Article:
Cruise Shipping of Tourism and Modern day tourism
Cruising is a popular form of water tourism. Leisure cruise ships were introduced by the Peninsular & Oriental Steam Navigation Company (P&O) in 1844, sailing from Southampton to destinations such as Gibraltar, Malta and Athens. In 1891, German businessman Albert Ballin sailed the ship Augusta Victoria from Hamburg into the Mediterranean Sea. 29 June 1900 saw the launching of the first purpose-built cruise ship was Prinzessin Victoria Luise, built in Hamburg for the Hamburg America Line.
Modern day tourism
Many leisure-oriented tourists travel to seaside resorts on their nearest coast or further afield. Coastal areas in the tropics are popular in both summer and winter.
In 1936, the League of Nations defined a foreign tourist as "someone traveling abroad for at least twenty-four hours". Its successor, the United Nations, amended this definition in 1945, by including a maximum stay of six months
In 1941, Hunziker and Kraft defined tourism as "the sum of the phenomena and relationships arising from the travel and stay of non-residents, insofar as they do not lead to permanent residence and are not connected with any earning activity." In 1976, the Tourism Society of England's definition was: "Tourism is the temporary, short-term movement of people to destinations outside the places where they normally live and work and their activities during the stay at each destination. It includes movements for all purposes." In 1981, the International Association of Scientific Experts in Tourism defined tourism in terms of particular activities chosen and undertaken outside the home.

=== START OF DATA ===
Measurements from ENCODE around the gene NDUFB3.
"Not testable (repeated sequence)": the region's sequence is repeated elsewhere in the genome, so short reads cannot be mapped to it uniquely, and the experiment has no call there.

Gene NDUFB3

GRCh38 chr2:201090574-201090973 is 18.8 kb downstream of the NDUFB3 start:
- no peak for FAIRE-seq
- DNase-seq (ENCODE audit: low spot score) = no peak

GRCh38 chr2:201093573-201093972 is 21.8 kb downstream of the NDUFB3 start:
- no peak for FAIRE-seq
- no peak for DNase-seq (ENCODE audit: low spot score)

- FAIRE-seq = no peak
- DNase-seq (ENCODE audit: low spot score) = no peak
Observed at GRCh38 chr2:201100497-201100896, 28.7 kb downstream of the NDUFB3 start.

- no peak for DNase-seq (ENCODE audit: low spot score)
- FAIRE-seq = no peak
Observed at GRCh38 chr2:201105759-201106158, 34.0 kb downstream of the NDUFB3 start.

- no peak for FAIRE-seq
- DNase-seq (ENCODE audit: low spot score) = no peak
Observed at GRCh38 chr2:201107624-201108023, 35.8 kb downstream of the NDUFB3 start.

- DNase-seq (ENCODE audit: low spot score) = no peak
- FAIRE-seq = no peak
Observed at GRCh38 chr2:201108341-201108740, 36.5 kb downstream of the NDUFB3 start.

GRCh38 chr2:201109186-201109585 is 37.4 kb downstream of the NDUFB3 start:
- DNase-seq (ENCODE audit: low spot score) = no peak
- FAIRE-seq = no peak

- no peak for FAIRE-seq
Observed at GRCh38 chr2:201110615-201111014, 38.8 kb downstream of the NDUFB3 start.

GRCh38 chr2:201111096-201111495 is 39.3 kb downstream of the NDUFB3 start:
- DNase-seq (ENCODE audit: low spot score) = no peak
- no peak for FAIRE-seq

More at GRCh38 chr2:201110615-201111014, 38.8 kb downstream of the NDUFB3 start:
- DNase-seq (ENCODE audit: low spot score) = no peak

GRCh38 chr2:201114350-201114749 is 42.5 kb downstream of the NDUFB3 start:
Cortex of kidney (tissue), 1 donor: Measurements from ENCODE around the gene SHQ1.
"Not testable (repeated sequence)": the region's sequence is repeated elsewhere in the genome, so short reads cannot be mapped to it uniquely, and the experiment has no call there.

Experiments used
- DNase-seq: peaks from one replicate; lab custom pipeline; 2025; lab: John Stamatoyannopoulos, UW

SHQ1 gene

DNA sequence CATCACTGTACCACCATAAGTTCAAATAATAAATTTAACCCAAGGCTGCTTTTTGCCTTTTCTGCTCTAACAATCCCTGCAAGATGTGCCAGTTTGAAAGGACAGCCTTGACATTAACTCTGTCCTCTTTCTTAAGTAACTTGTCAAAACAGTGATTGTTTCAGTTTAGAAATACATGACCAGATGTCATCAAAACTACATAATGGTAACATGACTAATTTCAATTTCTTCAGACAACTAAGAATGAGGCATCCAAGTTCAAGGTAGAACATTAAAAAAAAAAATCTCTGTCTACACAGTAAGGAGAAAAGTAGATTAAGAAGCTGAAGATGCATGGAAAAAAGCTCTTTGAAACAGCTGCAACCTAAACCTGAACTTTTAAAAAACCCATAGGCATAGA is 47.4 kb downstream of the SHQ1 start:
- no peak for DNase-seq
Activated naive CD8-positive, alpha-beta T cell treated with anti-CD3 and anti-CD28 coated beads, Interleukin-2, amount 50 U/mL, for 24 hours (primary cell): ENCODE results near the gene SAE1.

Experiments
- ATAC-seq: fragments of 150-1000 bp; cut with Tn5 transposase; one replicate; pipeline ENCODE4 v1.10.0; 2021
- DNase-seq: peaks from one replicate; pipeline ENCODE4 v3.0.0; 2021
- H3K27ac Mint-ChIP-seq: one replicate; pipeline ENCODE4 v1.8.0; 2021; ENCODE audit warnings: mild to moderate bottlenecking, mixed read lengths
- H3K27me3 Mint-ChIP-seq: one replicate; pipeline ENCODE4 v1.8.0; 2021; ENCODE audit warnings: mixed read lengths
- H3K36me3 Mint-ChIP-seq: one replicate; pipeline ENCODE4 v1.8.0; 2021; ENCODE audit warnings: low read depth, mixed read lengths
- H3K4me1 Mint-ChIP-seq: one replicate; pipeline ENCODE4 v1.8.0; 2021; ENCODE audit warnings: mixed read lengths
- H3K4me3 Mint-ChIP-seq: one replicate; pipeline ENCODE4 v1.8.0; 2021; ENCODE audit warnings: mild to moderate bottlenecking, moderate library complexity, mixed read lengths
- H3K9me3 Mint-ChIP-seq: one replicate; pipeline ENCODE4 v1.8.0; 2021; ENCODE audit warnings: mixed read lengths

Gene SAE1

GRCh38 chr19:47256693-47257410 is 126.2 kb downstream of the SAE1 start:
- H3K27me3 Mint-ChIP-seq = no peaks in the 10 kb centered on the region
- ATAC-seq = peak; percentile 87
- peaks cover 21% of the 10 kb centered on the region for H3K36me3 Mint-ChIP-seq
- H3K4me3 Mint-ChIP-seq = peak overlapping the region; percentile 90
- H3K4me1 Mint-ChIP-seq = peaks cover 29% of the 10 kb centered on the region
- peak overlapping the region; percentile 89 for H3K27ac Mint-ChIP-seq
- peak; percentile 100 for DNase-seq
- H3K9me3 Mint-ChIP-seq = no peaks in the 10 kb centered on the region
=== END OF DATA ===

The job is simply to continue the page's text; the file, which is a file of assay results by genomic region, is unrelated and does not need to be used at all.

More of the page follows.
- Domestic tourism, involving residents of the given country traveling only within this country
- Inbound tourism, involving non-residents traveling in the given country
- Outbound tourism, involving residents traveling in another country
In 1994, the United Nations identified three forms of tourism in its Recommendations on Tourism Statistics:
- National Tourism: It is a combination of domestic and outbound tourism
- Regional Tourism: It is a combination of domestic and inbound tourism
- International Tourism: It is a combination of inbound and outbound tourism
Other groupings derived from the above grouping:
The terms tourism and travel are sometimes used interchangeably. In this context, travel has a similar definition to tourism but implies a more purposeful journey. The terms tourism and tourist are sometimes used pejoratively, to imply a shallow interest in the cultures or locations visited. By contrast, traveler is often used as a sign of distinction. The sociology of tourism has studied the cultural values underpinning these distinctions and their implications for class relationsç